Since the global financial crisis, an increasing number of countries, including the United States, have been requiring most derivatives contracts to be cleared and settled through central counterparties (CCPs). The CCP legally substitutes its credit for that of the contracting parties, making the CCP the primary counterparty on both sides of the contract—for example, the buyer to every seller and the seller to every buyer. The CCP thus ensures the performance of a financial contract even if a contracting party fails, thereby reducing counterparty riskthe risk that a contracting party’s default will harm other parties to the contract. Regulators believe this reduction of counterparty risk will reduce ‘systemic’ risk—the risk that, in this context, a failure of one or more counterparties could lead to events that impair the financial system’s ability to function as a network and cause an economic collapse.

This emerging regulatory norm raises an important question: should regulators also require other types of financial contracts (‘non-derivative financial contracts’) to be centrally cleared and settled, in order to reduce systemic risk? This inquiry has real practical significance because the aggregate counterparty exposure on non-derivative financial contracts—and thus the systemic risk that could be triggered by that exposure—greatly exceeds that on derivatives contracts. Centrally clearing derivatives contracts through CCPs also has a unique feature: the mutualization of default losses. Expanding central clearing to non-derivative financial contracts therefore raises fundamental issues about whether regulators should require financial institutions to mutualize, or otherwise specifically control, their risk.

My article first shows that regulators require central clearing of derivatives contracts because they assume—driven in part by media pressure—that those contracts are inherently systemically risky. The article then explains why that assumption is misleading: the systemic riskiness of derivatives contracts comes not from their inherent nature but, rather, from their systemically important counterparties. This insight indicates that non-derivative financial contracts with systemically important counterparties could also be systemically risky. In theory, requiring those financial contracts to be centrally cleared could therefore help to reduce systemic costs arising from that counterparty risk.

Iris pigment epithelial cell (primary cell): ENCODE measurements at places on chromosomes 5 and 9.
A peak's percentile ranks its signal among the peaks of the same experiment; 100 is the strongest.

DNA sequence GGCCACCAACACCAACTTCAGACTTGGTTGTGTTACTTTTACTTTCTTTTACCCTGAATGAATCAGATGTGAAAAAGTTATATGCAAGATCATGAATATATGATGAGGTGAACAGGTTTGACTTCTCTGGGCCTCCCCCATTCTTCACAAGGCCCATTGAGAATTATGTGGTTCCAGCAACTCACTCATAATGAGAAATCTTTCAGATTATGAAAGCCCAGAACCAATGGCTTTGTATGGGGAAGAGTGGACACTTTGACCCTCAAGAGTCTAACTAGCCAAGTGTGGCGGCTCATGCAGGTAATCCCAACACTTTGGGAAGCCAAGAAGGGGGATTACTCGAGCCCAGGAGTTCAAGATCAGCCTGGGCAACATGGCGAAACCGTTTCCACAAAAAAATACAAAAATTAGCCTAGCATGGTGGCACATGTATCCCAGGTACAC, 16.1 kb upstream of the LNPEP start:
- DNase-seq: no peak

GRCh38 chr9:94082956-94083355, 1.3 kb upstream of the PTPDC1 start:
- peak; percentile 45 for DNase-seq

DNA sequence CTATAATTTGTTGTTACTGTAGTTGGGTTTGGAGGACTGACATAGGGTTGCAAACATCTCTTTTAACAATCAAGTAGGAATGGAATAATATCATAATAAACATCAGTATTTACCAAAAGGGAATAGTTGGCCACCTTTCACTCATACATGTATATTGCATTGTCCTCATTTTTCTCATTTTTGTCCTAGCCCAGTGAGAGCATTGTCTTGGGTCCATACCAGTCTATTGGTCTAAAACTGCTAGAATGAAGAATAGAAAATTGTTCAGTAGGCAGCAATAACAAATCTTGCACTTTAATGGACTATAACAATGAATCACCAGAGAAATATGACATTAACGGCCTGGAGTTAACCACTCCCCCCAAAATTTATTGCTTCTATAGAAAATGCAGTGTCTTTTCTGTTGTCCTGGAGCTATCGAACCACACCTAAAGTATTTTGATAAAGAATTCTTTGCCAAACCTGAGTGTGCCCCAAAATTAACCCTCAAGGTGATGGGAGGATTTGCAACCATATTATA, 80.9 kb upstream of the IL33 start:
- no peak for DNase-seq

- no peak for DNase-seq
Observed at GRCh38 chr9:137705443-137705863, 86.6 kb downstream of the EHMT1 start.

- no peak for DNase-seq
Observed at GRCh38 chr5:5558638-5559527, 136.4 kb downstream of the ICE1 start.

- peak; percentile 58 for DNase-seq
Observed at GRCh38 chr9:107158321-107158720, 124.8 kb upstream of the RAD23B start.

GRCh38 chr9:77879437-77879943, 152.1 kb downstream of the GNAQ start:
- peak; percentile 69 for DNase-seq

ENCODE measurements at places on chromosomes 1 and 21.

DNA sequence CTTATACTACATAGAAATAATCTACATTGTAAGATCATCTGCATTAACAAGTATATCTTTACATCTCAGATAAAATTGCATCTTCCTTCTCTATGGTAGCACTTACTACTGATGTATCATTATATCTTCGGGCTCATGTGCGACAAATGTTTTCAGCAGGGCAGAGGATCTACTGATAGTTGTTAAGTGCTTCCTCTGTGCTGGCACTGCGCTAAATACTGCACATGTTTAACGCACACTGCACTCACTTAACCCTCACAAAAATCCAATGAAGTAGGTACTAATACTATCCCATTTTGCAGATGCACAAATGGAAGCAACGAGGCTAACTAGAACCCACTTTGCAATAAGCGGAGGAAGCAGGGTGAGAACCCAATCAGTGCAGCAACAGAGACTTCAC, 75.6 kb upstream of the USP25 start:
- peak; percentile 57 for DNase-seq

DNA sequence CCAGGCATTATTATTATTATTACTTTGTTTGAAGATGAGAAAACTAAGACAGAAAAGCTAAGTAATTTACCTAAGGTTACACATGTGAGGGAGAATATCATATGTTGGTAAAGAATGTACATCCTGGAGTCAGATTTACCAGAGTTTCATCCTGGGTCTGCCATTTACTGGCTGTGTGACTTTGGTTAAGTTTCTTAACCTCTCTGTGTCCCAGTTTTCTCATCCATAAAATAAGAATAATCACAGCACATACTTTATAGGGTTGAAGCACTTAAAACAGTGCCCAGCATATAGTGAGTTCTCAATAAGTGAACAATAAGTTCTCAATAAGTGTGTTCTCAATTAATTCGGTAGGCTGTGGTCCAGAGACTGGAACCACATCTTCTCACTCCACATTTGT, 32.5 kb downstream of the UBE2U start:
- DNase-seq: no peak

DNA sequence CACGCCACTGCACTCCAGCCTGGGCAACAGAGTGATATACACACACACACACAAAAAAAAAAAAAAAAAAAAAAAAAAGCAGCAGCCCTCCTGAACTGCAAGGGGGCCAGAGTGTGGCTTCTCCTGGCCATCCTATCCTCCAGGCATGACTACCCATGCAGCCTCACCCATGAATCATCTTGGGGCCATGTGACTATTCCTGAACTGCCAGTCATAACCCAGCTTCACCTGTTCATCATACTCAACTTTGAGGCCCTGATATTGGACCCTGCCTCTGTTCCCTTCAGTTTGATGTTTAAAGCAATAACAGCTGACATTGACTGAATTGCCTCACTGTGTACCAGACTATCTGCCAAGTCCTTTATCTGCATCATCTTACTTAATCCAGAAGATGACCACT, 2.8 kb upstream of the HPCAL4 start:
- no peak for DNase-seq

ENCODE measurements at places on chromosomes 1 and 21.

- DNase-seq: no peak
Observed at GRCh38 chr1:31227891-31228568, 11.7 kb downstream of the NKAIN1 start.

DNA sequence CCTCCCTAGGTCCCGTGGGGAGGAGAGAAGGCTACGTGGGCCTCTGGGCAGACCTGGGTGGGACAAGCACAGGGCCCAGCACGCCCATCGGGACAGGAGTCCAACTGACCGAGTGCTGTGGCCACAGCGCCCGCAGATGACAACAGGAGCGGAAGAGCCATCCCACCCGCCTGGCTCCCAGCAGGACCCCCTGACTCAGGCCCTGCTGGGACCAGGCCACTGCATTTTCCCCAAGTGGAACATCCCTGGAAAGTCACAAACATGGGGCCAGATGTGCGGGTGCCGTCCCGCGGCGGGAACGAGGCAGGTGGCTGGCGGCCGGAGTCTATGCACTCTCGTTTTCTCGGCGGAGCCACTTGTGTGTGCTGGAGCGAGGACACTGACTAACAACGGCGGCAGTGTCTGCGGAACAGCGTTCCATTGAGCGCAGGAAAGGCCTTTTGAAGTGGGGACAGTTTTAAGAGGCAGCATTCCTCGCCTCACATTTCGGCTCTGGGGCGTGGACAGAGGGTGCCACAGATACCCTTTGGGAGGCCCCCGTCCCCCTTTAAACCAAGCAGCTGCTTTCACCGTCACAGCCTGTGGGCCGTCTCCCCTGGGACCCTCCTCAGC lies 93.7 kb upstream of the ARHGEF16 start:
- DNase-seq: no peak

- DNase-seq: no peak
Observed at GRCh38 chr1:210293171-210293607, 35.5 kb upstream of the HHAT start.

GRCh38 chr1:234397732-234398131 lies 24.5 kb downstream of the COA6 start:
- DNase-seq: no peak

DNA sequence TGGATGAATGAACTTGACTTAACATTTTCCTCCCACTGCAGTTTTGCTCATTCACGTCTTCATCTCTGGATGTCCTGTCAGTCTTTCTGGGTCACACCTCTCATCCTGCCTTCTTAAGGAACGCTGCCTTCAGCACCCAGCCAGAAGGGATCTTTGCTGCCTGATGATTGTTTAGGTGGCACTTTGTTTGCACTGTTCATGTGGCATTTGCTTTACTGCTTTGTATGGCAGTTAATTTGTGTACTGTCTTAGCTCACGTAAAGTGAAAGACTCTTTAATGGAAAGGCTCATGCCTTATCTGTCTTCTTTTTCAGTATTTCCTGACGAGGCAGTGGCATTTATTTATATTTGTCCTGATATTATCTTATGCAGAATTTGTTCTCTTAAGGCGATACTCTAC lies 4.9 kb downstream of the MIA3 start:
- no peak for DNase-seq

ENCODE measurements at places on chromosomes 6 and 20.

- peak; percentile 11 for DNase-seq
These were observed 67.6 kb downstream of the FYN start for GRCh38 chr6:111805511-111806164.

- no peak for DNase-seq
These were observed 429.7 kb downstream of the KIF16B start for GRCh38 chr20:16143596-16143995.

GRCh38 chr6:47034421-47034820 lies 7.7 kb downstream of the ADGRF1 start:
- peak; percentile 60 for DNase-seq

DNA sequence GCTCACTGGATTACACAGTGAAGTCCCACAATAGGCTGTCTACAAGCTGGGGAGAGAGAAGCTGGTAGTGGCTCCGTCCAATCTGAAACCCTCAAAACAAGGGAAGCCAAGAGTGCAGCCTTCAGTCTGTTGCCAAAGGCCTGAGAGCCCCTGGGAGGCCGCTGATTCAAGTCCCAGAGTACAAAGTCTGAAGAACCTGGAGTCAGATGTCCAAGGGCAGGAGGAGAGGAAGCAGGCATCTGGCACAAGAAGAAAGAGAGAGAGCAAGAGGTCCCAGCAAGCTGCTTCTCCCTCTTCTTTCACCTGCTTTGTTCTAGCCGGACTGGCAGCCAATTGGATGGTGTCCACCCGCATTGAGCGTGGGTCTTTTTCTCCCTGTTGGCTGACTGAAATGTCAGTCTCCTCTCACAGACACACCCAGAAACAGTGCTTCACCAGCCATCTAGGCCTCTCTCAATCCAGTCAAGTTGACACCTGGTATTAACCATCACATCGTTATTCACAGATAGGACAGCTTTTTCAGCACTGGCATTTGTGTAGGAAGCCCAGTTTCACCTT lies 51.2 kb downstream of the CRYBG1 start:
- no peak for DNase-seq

Regulation imposing that requirement would be justified only if its overall reduction of systemic costs outweighs the requirement’s transaction costs. To reduce transaction costs, the article proposes that any such regulation be further limited to material non-derivative financial contracts that are standardized. Because non-derivative financial contracts are increasingly being documented in standardized format, this proposal should not unduly limit the benefits of extending central clearing.

In principle, the regulation should also achieve an overall reduction of systemic costs. Central clearing reduces systemic costs arising from the counterparty risk of individual systemically important firms. Although central clearing can also increase systemic costs by concentrating counterparty risk in CCPs, CCPs used to clear derivatives contracts are significantly protected from that risk concentration. The article examines how those protections could be adapted to, and possibly also enhanced for, CCPs used to clear non-derivative financial contracts.

Because its cost-benefit balancing is based on rough approximations, an untested premise, and possible differences in the benefits of multilateral netting, this article does not conclude that regulation should necessarily require central clearing of non-derivative financial contracts. Instead, it argues that if the benefits of centrally clearing derivatives contracts exceed its costs, then the benefits of centrally clearing non-derivative financial contracts might also exceed its costs. The analysis nonetheless should help regulators think about expanding the central clearing requirement to non-derivative financial contracts. It also helps answer important legal questions about why, and the extent to which, regulators should mandate how financial institutions should control risk, and whether they should require financial institutions to mutualize risk.

Steven L. Schwarcz is the Stanley A. Star Professor of Law & Business at Duke University, and a Senior Fellow at the Centre for International Governance Innovation (CIGI).